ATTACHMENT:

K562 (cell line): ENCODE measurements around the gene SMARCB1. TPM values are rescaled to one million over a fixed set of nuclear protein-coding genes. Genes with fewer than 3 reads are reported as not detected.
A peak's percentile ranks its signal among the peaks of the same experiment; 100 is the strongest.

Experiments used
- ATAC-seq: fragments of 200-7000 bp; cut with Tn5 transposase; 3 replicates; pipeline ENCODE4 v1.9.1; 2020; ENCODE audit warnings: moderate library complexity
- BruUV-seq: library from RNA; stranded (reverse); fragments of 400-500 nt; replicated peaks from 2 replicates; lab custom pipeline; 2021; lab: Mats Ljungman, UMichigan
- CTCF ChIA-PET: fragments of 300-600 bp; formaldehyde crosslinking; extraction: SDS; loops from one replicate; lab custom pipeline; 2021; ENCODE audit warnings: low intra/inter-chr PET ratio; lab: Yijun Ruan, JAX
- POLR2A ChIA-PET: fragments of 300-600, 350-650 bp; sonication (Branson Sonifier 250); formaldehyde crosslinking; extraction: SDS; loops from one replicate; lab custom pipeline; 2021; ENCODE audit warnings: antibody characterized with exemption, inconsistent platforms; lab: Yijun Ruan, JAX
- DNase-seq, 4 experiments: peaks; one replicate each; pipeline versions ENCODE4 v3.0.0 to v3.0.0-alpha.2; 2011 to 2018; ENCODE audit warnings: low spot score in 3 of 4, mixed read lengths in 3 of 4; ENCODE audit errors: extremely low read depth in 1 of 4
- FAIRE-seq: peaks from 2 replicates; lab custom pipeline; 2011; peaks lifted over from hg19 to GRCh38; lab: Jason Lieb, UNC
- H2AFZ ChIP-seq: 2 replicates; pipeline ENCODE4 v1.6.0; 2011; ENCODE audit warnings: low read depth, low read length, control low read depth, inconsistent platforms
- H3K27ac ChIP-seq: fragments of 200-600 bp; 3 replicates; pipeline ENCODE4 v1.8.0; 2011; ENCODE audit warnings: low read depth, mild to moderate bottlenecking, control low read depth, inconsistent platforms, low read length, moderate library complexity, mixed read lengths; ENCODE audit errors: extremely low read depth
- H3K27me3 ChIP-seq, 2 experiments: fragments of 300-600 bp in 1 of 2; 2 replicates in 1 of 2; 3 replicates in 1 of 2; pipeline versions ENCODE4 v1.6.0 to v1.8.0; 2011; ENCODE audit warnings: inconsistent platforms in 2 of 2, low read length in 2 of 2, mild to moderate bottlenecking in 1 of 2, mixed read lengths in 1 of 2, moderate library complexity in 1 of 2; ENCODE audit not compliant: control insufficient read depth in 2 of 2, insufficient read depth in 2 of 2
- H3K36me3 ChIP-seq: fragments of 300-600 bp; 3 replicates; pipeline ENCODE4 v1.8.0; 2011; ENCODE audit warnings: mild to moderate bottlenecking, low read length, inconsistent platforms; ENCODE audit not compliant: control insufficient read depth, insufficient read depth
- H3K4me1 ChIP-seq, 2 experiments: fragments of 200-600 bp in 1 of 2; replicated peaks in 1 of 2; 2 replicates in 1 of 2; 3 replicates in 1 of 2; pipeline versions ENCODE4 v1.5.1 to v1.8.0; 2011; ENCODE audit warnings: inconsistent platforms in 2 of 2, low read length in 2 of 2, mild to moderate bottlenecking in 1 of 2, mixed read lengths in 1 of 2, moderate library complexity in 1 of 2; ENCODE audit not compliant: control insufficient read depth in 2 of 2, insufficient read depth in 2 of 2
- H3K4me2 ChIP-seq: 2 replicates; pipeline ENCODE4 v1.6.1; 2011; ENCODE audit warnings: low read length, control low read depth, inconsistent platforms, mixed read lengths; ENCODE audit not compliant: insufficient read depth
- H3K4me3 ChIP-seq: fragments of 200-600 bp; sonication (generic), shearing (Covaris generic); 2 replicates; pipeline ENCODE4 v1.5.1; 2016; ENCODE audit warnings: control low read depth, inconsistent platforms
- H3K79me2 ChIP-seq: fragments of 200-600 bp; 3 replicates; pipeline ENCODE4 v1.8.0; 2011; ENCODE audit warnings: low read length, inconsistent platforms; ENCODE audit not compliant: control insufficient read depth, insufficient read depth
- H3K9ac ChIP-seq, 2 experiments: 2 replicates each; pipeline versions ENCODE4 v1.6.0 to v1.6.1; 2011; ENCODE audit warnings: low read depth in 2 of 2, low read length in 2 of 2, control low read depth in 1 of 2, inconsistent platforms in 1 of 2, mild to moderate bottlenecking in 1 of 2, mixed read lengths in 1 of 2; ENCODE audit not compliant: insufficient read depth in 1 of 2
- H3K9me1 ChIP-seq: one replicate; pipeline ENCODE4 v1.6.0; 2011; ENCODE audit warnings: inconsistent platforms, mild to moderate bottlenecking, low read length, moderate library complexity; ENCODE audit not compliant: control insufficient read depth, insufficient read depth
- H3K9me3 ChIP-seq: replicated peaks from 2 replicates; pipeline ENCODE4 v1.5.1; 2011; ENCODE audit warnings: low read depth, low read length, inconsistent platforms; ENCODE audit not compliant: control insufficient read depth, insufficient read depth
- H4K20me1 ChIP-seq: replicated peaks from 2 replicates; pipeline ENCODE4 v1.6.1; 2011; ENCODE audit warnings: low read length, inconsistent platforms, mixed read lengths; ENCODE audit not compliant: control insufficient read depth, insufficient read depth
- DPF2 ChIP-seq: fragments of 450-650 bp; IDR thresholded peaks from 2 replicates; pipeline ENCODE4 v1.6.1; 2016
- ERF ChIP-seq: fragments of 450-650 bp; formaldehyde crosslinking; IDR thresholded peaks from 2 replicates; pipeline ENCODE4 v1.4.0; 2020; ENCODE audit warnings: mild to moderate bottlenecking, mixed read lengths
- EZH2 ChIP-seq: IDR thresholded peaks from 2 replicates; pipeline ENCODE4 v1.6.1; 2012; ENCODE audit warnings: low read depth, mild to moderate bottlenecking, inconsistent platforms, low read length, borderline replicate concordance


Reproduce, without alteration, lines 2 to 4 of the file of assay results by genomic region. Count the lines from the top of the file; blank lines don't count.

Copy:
A peak's percentile ranks its signal among the peaks of the same experiment; 100 is the strongest.

Experiments used
- ATAC-seq: fragments of 200-7000 bp; cut with Tn5 transposase; 3 replicates; pipeline ENCODE4 v1.9.1; 2020; ENCODE audit warnings: moderate library complexity